The Alpha 1 has a standard Sony E-mount system, which has been used in mirrorless system cameras for many years – both in cameras with smaller APS-C sensors and in full-frame cameras.
The TFT screen of the Alpha 1 with a size of 7.5 cm (3 inches) is touch-enabled and tilts upward and downward, but doesn’t swivel. This notwithstanding, the screen is still sufficiently adjustable for attaching the camera to the microscope.
We generally recommend controlling the camera remotely from the PC/Mac or tablet/smartphone. The PC Remote function can be enabled in the camera menu:
The Alpha 1 comes with an NP-FZ100 rechargeable lithium-ion battery with a capacity of 2,280 mAh at 7.2 V. As a general rule, we recommend supplying continuous power to the camera when it is attached to a microscope in a lab or studio, in order to prevent the camera from suddenly turning off. This power can either be provided via a USB cable with a wall plug or via a battery adapter (NPA-MQZ1K) connected to an external power source.
When using the external power supply or USB charging while operating the camera, it is advisable to disable the auto power save mode to ensure smooth, uninterrupted work.
The Sony Alpha 1 offers plenty of connectivity options. A USB Type-C 3.2 Gen 1 port supports fast data transfer and allows the camera to be charged or powered while in operation. The USB connection functions can be selected in the menu:
The Alpha 1 also has a micro USB port (which can be used to attach a tethered shutter release) and a full-size HDMI® A port to connect the camera to a large, high-resolution 4K monitor.
The desired output resolution can be selected in the menu:
The Alpha 1 has a LAN port, which enables communication with the PC or an FTP server.
This port (1000BASE-T, RJ-45) is particularly useful for high-speed gigabit data communication when the camera is connected to a local area network, because this allows large image files to be transferred to an FTP server. The camera’s upgraded network functionality is particularly important in the professional field, for example when several cameras need to be integrated into the network environment of a studio or lab. With the LAN port, multiple cameras can be connected and combined.
Wireless connectivity options include NFC, Bluetooth 5.0 and 5 GHz Wi-Fi® for high-speed data transfer. The ability to connect the camera and computer via 5 GHz Wi-Fi® provides the speed needed to transfer image data to the computer in high speed while shooting images remotely from a PC/Mac. This frequency range is new and therefore rarely used, which translates into higher data transfer speeds. However, to use the GHz band, the Wi-Fi communication module used must also be compatible with this frequency.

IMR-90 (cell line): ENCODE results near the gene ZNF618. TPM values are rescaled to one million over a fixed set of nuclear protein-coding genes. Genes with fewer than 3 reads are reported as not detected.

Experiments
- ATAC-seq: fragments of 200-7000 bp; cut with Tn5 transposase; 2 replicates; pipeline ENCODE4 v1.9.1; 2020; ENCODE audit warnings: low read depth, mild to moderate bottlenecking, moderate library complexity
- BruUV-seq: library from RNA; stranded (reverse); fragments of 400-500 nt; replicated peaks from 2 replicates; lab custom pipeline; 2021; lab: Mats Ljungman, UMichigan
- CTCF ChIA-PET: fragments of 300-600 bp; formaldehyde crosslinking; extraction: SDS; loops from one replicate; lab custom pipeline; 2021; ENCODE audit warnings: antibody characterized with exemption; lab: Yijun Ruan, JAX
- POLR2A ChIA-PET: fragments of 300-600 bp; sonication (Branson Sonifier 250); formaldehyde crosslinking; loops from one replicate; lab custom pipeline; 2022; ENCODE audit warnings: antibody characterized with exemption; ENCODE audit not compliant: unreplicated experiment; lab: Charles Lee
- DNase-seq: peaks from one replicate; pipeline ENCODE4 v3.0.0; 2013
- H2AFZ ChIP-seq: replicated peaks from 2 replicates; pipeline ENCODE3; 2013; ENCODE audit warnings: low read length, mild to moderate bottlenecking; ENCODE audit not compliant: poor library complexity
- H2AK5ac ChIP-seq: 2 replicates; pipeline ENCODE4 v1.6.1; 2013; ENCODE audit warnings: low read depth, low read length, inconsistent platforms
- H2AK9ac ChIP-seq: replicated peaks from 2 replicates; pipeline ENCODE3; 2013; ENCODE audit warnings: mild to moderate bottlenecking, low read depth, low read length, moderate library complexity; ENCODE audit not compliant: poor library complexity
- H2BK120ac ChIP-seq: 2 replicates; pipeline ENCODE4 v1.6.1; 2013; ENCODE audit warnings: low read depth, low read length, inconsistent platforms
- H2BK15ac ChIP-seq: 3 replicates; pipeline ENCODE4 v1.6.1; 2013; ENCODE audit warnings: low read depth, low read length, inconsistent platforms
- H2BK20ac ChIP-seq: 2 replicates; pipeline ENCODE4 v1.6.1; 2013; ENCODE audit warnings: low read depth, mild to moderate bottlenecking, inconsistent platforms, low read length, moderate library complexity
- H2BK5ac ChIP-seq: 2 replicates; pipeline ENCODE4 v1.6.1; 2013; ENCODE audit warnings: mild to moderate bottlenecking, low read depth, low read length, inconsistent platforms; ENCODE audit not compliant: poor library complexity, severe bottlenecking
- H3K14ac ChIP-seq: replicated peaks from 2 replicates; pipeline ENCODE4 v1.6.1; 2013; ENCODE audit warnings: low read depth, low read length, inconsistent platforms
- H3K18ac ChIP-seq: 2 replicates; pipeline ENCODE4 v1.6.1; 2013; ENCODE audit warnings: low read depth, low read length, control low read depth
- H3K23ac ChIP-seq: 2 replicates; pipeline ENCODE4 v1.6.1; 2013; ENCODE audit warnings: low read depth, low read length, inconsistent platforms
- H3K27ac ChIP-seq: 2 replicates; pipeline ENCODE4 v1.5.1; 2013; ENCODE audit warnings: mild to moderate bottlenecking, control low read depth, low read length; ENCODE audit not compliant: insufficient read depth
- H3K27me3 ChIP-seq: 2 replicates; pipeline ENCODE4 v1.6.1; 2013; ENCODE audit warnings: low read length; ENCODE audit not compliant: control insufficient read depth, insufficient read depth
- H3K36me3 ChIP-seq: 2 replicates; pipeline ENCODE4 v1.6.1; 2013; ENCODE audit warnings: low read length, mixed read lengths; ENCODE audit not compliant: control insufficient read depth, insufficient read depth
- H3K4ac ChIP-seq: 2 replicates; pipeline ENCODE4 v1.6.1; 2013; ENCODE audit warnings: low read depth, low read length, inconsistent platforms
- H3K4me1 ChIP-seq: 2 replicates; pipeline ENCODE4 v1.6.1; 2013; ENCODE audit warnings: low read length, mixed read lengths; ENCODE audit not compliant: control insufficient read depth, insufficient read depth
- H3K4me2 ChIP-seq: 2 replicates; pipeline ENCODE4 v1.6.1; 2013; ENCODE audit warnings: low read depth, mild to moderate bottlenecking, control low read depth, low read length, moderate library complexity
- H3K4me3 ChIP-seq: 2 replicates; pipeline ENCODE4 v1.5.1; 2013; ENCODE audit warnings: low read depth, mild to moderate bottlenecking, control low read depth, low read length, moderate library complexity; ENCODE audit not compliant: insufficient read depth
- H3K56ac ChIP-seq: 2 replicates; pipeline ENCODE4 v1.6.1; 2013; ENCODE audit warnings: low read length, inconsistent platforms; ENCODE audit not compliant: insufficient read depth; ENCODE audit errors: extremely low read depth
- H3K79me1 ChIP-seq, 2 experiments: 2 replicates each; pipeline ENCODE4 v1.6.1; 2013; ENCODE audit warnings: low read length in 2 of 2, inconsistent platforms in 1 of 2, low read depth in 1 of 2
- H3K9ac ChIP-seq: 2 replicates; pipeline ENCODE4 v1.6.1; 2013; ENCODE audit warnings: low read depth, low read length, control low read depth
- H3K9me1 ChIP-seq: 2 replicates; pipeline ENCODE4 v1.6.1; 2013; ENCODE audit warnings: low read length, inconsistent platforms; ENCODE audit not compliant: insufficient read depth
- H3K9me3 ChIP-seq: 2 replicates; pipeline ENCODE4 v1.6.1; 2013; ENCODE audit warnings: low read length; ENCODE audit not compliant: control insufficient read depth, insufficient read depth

The camera has dual media slots that are both compatible with UHS-I and UHS-II SD cards.
Demo photo: blossom in polarised light
Sony’s Imaging Edge desktop application includes the Remote, Viewer, and Edit functions of the Imaging Edge software suite and helps to enhance the quality and efficiency of photographic imaging. The software enables remote camera control, remote shooting and access to important settings. The captured images are stored directly on the computer’s hard drive and can then be edited. The software also increases workflow efficiency and eliminates the camera shake you would get from adjusting your settings and pushing the shutter manually. Click here for a detailed test report on this software. Alternatively, the Alpha 1 can be controlled with the Capture One software for Sony (read more here). It is also compatible with the iMovie and Final Cut Pro X video editing programs.
CONCLUSION: As the most technologically advanced camera to date, the Sony Alpha 1 is a flagship in the truest sense and is several years ahead of almost every conventional microscope C-mount camera or industrial C-mount camera available on the market. The hefty price of around € 6,500 is justified by the camera’s unrivalled features and performance, and we wholeheartedly endorse it for use with a microscope. If your camera budget is not quite big enough for the Sony Alpha 1, its cheaper sister models (the Alpha 7C full-frame camera or the Alpha 6600, which has a smaller 24 MP APS-C sensor) are also viable alternatives.07.06.20222